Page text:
According to the City of Cape Town web site, dam levels are at 38.7 percent and last week they were at 40.5 percent. In 2014 they were at 81.2 percent. Theoretically Cape Town has 21 months of water left, assuming no rain, but with dams silting up, who knows how much water we really have?
Cape Town's dramatic population increase over the past 20 years, together with hardly any increase in dams, combined with the drought over the past two years, and lack of imagination in the City of Cape Town council and at provincial level, had led to the problem.
Some people are calling for "Level 3" water savings. If the City implements Level 3 water savings, there will be an even more dramatic reduction in income for the City.
Many people have already installed pool covers and with a reduction in watering allowances on gardens, people are seeing a 50 percent-plus drop in water consumption, with an associated decrease in income going to the City, even with the massive price increases for large, home based water users.
At Level 3, people might find ways to stop buying City water altogether! People and organisations are already finding ways not to buy electricity due to the massive price increases, together with less Eskom and municipality electricity being available. Cape Town's lack of water is a big problem, made much worse by decades of bad planning, and bad thinking! Desalination could solve our problem, but government isn't thinking about that - yet.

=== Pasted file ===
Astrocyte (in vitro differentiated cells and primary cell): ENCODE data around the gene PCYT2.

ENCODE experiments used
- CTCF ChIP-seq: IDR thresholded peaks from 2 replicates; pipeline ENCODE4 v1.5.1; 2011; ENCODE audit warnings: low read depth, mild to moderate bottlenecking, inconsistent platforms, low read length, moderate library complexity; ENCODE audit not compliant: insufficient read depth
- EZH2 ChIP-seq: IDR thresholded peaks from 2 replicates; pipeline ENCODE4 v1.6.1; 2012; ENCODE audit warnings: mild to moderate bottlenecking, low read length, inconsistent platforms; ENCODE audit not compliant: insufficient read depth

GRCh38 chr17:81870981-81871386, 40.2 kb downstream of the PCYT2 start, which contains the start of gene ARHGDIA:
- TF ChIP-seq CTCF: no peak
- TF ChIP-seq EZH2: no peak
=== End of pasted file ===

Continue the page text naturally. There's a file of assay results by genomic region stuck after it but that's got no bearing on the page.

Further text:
If people were allowed to install rooftop solar electric systems on their houses, and if we were allowed to feed our excess electricity into the grid at a reasonable price, the excess electricity could be used to desalinate water. This is much cheaper than building new dams, and dams take years to build and need rain and mountain water - and we just don't have this time, nor, with climate change, can we expect the needed rain to materialise anytime soon.
If the City runs out of water, we'll all be dead within four days, so perhaps allowing rooftop electricity is truly the answer to many of our problems! Many people have planned their retirement, but isn't it better to plan to be alive next week?